September 14, 2012

I’m having trouble finding the work of literature in which I first encountered the word “Garn!” but I’m reassured by Wiktionary listing it as a cockney word that “expresses disbelief or mockery” (and hinting it was probably Pygmalion).   Having established its existence – garn, you didn’t believe I was making it up, did you? – I propose forthwith that we stop calling for a General Anti Avoidance Rule (GAAR) and instead talk about the General Anti-avoidance Rule Notion – GARN.

Because I don’t believe we’ll ever have one.  Not a rule that actually works, anyway, where “works” is defined as “making a difference”.  Look, for example, at page 33 of the consultation on A General Anti-Abuse Rule, the Tax Impact Assessment, where the Exchequer impact is given as follows:

The GAAR will support the Government’s aim of reducing tax avoidance and will both raise and protect revenue. The revenue impact will reflect the targeting on artificial and abusive avoidance schemes, but will depend on the final design of the proposal. Any final Exchequer impact will be assured by the Office for Budget Responsibility.

Uhuh.  Now, you may recall that I obtained the internal instructions on how to prepare a tax impact assessment under the Freedom of Information Act (go here to see the full instructions) but let me just quote the bit about what to say in a formal consultation document about the Exchequer Impact:

If the measure is not yet scored so a 5-year scorecard costing has not been published, don’t enter one. Instead enter a statement giving an indication of the order of magnitude of the costing, and stating that the final costing will be subject to OBR scrutiny.  (my emphasis)

Well, I see a reference to the Office for Budget Responsibility (“OBR scrutiny”) but what indication is there of the order of magnitude of the problem and the amount of any tax to be raised or saved as a result of introducing these proposals?

Anyway, this is what I sent to the policy team: the consultation closes today so you’ve still got time to send an email to study.gaar@hmrc.gsi.gov.uk if you’d like to add your two-pennorth.

This is an individual’s response and is also being published, with commentary, on my blog at http://tiintax.com

First of all, Graham Aaronson’s report says that “tax planning is an entirely appropriate response to the complexities of a tax system such as the UK’s” and section 2 of the condoc says “The GAAR should not affect what the Report describes as “the centre ground of tax planning”.” I wonder therefore why you are tinkering at the edges rather than trying to simplify the tax system so that avoidance and the “centre ground of tax planning” is engineered out of the system altogether?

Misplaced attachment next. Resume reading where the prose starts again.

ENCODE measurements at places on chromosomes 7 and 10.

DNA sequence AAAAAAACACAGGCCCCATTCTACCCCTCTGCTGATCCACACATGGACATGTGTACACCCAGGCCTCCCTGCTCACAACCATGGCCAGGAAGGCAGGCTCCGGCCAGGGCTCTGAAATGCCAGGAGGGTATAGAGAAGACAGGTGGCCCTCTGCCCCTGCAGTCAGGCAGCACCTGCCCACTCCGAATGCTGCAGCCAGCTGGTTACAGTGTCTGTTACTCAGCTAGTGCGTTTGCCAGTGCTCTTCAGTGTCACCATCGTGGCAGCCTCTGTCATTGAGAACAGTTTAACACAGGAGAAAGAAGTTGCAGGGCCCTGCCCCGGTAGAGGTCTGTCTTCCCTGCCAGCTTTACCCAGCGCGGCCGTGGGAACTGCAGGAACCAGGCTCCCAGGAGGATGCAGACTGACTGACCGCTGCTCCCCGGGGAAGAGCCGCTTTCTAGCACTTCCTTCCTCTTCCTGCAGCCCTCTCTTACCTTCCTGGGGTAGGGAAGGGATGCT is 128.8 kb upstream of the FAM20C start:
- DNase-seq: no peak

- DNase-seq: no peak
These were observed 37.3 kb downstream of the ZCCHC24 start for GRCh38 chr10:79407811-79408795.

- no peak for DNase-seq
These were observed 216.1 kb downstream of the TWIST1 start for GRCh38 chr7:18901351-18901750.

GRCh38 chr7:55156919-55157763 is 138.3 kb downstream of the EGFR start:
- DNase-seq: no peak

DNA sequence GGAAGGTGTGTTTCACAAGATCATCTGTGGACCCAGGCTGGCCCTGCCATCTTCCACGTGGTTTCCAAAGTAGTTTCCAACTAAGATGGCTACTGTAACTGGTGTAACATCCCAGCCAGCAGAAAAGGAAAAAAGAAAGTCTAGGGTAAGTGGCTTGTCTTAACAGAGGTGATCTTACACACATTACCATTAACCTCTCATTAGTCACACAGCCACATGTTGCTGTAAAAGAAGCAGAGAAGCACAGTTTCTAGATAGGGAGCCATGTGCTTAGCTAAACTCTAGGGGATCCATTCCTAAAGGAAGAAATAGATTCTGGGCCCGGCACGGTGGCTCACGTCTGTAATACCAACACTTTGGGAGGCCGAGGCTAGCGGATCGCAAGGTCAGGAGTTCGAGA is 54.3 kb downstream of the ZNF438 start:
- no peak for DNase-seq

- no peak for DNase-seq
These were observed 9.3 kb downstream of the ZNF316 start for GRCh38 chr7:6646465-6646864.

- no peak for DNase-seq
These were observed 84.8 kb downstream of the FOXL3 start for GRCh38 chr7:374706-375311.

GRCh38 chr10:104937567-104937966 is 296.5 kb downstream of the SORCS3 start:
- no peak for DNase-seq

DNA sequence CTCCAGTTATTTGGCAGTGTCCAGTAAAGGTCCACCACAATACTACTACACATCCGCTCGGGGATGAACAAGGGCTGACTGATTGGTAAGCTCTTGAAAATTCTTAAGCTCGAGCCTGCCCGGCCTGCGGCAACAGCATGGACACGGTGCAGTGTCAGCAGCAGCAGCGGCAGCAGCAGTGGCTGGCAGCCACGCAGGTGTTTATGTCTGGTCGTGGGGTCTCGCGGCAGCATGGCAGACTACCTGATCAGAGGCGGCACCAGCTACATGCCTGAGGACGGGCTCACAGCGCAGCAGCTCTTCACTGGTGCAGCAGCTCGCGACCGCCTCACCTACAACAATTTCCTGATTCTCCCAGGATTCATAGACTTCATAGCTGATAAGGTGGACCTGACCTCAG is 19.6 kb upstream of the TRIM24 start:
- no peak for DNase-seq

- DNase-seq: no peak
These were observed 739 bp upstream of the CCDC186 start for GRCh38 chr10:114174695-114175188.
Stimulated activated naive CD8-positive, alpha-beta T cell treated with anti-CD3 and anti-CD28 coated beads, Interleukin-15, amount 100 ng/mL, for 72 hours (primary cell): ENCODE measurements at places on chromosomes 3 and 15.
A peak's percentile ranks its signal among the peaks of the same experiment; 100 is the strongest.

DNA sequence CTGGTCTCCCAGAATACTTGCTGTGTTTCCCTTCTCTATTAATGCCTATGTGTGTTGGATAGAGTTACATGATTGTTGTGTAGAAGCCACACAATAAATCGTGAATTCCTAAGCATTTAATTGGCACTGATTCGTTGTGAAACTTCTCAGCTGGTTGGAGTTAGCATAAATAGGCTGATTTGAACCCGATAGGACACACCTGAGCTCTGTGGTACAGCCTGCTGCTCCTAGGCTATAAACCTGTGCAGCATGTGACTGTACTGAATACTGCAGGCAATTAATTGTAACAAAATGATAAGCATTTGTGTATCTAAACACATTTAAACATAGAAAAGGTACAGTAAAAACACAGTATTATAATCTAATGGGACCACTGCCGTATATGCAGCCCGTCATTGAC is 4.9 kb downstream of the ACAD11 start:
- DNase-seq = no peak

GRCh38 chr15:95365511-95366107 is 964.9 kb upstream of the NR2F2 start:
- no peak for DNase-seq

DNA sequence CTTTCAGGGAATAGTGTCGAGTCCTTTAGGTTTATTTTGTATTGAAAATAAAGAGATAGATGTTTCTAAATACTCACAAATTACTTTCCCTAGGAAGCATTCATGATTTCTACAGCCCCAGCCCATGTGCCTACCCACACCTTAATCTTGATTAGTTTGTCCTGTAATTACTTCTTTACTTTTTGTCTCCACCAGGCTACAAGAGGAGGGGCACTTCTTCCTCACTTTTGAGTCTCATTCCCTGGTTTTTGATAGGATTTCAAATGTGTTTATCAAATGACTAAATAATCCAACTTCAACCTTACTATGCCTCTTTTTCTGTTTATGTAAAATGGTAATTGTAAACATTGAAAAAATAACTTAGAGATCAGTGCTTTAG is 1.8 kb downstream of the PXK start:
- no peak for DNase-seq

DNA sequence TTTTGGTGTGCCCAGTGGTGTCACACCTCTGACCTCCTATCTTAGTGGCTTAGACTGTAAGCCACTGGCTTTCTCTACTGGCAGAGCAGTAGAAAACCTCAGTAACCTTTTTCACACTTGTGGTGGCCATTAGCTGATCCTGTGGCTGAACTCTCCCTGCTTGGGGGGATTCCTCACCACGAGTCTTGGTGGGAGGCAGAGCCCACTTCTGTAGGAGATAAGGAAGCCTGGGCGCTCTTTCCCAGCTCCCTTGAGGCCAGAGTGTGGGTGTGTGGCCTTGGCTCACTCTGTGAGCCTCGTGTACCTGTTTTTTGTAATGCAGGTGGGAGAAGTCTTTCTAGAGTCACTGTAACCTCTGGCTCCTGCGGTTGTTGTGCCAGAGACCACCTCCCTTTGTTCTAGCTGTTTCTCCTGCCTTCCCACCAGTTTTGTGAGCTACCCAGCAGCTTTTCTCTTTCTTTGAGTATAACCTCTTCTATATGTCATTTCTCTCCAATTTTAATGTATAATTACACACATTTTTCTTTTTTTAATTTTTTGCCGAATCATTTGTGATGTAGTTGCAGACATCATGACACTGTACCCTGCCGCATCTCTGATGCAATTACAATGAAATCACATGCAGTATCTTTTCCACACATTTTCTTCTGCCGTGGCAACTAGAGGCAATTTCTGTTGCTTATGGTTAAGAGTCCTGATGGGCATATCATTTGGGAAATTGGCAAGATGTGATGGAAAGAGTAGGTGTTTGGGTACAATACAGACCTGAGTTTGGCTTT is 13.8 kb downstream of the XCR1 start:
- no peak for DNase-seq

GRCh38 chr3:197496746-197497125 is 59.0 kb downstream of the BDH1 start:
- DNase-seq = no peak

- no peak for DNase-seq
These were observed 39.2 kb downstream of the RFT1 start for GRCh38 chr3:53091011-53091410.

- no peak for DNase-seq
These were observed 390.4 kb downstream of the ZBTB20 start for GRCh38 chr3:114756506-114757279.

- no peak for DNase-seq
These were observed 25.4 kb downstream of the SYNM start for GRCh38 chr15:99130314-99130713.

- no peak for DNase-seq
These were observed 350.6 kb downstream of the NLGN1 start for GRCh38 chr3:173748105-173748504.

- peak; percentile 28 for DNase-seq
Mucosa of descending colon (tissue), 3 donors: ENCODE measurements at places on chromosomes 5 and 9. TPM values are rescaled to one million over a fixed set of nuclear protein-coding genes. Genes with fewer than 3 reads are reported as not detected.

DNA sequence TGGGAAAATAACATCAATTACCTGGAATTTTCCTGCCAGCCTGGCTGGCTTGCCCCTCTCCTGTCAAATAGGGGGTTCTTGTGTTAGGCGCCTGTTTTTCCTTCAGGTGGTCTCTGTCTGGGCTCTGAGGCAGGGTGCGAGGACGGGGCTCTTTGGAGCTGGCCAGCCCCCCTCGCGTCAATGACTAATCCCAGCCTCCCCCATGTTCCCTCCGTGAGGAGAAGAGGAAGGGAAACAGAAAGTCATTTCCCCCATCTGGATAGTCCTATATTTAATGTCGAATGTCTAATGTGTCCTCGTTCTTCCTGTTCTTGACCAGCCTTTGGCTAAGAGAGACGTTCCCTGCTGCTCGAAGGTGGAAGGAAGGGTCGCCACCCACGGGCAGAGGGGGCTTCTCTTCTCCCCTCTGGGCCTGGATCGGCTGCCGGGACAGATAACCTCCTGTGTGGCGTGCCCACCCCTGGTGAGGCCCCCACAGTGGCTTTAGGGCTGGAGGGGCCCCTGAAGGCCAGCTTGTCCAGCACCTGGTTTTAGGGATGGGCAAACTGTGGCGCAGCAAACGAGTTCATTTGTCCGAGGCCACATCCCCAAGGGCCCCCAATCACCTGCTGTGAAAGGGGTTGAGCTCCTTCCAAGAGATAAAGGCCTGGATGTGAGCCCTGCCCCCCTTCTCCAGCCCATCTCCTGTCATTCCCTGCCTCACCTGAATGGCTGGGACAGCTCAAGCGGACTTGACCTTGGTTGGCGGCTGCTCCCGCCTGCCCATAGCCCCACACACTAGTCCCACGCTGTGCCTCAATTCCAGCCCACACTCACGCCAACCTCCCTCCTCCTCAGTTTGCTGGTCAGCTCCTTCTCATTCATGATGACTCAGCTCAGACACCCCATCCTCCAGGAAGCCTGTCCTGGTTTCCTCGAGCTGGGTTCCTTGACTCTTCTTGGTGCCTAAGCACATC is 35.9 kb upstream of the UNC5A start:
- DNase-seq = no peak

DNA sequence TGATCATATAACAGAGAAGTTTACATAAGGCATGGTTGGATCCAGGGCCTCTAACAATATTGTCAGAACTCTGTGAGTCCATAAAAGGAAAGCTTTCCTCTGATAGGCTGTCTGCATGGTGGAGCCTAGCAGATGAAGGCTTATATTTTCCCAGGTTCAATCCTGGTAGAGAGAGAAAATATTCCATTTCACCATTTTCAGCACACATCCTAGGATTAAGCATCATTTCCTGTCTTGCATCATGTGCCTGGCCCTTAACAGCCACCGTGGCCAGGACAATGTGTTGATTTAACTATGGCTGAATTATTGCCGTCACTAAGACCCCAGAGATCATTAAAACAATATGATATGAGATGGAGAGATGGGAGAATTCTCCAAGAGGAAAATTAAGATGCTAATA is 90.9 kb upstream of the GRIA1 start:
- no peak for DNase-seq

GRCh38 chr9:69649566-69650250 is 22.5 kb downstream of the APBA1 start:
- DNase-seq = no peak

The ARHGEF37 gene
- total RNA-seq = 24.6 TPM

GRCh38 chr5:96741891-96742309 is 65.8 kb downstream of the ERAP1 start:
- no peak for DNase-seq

However I appreciate that isn’t within the scope of this consultation so I will address the specific questions you have asked.

1. Do you agree that the GAAR should be limited to the taxes and duties set out in clause 1(3) of the Draft GAAR initially?

No: but then I feel the best options, in order of preference, are a radical simplification of the tax system to engineer out avoidance, or if that cannot be effected, a broad-spectrum GAAR. In this case the GAAR itself is so narrowly drawn it will make little or no difference that its scope is also limited. It’s a fly-whisk, when you need an elephant gun.

2. Do you agree that the GAAR should be capable of counteracting UK tax advantages obtained under double tax agreements?


3. Do you agree that (1) the proposed “main purpose” rule serves as a useful filter, when coupled with the concept that arrangements must also be “abusive” and (2) a specific exclusion for arrangements without tax intent is not required? If you think a specific exclusion is required, please explain why.

I disagree: “purpose” is irrelevant. If an arrangement produces an abusive tax consequence I personally don’t care if the abuse was accidental! (And, in case it’s not obvious I’m being sarcastic here, let me be plain and say I think you’re tying yourselves in knots unnecessarily. The concept of “abuse” should be decisive enough a test.)

4. Do you agree that the proposed “double reasonableness” test operates as intended to counteract only artificial and abusive schemes (such as those described in Annex B)?